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Google Details Memory-Related Security Improvements in Android 11

Google this week shared details on how it is fighting memory bugs in Android 11, as well as on other security improvements that the upcoming platform version will deliver.

Android 11, the 18th version of the mobile operating system, is set to arrive in the third quarter of the year, but has been available for developers since the beginning of 2020.

One of the main improvements in the new operating system iteration is related to initialization of memory, which is expected to eliminate an entire class of issues that occur in C/C++: uninitialized memory bugs.

Such flaws usually appear when the used memory hasn’t first been initialized to a known safe value. Thus, a variable has the value previously placed there, and attackers could predict and even control the value, Google explains.

This could result in information disclosure, including the bypass of ASLR (Address Space Layout Randomization), or control flow hijacks using stack or heap spray.

“When uninitialized memory results in a bug, it is often challenging to identify the source of the error, particularly if it is rarely triggered. Eliminating an entire class of such bugs is a lot more effective than hunting them down individually,” Google says.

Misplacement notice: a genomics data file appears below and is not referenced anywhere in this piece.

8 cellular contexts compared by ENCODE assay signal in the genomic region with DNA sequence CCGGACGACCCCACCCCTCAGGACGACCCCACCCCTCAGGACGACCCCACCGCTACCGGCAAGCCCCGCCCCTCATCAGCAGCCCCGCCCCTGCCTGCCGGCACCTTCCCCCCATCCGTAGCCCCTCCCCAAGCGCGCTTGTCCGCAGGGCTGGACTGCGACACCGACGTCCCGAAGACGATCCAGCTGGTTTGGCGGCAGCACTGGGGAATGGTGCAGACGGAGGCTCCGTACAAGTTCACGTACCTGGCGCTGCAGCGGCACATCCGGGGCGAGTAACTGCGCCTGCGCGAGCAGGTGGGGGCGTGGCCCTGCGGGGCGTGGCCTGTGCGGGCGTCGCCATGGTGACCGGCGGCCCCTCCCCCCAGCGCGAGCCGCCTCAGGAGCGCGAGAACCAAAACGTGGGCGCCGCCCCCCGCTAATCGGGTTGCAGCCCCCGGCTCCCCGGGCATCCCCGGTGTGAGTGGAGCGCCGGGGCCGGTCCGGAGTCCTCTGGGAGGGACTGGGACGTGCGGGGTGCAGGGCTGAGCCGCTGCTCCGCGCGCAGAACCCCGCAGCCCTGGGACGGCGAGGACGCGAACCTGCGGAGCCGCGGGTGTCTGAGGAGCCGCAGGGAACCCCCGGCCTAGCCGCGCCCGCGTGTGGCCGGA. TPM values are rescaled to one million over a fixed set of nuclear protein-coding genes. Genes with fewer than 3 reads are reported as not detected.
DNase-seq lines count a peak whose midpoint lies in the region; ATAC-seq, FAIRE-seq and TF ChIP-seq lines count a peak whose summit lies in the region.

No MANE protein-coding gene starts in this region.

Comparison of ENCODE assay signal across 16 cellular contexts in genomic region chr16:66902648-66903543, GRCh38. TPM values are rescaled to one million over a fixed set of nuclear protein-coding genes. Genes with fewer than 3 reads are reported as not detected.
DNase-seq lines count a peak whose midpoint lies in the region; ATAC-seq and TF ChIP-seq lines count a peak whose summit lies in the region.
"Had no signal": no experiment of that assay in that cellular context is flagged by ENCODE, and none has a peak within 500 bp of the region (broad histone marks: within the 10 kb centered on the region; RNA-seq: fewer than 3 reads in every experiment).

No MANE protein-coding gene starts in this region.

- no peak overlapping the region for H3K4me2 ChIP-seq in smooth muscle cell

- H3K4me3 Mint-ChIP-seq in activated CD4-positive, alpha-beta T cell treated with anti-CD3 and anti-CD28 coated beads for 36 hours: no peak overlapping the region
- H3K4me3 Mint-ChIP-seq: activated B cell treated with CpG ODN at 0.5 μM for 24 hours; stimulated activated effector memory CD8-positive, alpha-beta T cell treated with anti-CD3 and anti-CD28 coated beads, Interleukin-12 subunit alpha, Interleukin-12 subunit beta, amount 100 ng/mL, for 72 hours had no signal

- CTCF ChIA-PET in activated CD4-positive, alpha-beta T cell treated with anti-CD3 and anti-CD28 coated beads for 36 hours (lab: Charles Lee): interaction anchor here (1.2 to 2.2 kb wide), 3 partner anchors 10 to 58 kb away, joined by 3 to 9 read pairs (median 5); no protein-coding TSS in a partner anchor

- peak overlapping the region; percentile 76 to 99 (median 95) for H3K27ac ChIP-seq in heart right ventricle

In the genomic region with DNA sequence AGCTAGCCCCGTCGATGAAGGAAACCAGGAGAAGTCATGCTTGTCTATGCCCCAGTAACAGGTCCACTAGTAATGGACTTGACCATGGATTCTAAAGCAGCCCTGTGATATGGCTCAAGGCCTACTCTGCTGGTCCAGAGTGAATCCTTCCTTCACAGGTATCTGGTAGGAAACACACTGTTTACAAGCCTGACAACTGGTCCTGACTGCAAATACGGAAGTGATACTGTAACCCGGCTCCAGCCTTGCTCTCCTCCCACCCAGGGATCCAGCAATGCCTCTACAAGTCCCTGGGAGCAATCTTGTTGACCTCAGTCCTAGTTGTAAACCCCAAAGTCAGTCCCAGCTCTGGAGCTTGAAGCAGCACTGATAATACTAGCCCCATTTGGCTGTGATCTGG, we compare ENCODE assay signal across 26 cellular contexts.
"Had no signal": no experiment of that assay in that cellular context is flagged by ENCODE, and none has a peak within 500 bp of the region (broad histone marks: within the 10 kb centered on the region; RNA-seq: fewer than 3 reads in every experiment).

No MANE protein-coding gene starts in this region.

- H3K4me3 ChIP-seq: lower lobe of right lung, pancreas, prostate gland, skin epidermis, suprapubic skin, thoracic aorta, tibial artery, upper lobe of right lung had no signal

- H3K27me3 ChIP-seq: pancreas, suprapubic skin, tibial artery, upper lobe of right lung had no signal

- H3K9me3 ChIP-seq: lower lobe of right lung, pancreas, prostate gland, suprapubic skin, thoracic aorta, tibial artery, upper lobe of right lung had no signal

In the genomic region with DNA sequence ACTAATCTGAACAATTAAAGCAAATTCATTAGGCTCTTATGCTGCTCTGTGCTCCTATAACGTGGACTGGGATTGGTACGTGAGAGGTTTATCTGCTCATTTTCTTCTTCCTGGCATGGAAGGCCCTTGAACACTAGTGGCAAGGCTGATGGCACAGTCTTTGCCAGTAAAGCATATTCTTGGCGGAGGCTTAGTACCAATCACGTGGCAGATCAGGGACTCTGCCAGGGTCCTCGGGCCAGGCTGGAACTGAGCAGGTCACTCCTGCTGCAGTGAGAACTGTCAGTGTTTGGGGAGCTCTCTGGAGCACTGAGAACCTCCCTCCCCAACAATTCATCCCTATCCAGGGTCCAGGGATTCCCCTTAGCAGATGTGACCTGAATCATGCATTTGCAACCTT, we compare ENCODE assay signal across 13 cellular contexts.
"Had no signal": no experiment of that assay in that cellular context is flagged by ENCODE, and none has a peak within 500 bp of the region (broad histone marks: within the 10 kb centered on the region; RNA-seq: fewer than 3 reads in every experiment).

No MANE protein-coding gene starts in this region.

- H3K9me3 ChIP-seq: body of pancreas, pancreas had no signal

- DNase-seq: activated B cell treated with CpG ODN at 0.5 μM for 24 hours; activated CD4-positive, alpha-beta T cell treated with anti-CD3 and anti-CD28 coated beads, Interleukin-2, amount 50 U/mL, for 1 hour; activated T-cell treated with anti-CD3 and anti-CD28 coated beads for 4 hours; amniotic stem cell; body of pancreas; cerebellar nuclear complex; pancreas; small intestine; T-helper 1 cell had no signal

The alternative is automatic stack variable initialization, which would initialize local variables with either zeros or a pattern: the former is safer for strings, pointers, indexes, and sizes, while the latter is generally safer for return values.

With automatic stack and heap initialization merged in the upstream Linux kernel, Android will benefit from these features as well, so that attackers can no longer control local variables and heap.

Despite performance overhead, both stability and security are improved, Google says.

With the release of Android 11, Google is making Scudo the default native allocator for Android.

Although it doesn’t fully prevent exploitation, Scudo can help identify and mitigate heap memory corruption bugs such as double free, arbitrary free, heap-based buffer overflow, and use-after-free.

“It also proactively organizes the heap in a way that makes exploitation of memory corruption more difficult, by reducing the predictability of the allocation patterns, and separating allocations by sizes,” the tech giant says.

The upcoming Android iteration also includes the in-production heap memory safety bug detection tool GWP-ASan, which is integrated in Scudo, and support for kernel HWASAN (also referred to as Software Tag-Based KASAN (KernelAddressSANitizer)).

Additionally, Google has expanded compiler mitigations and the use of CFI (Control Flow Integrity) to mitigate exploits and harden the NFC stack.

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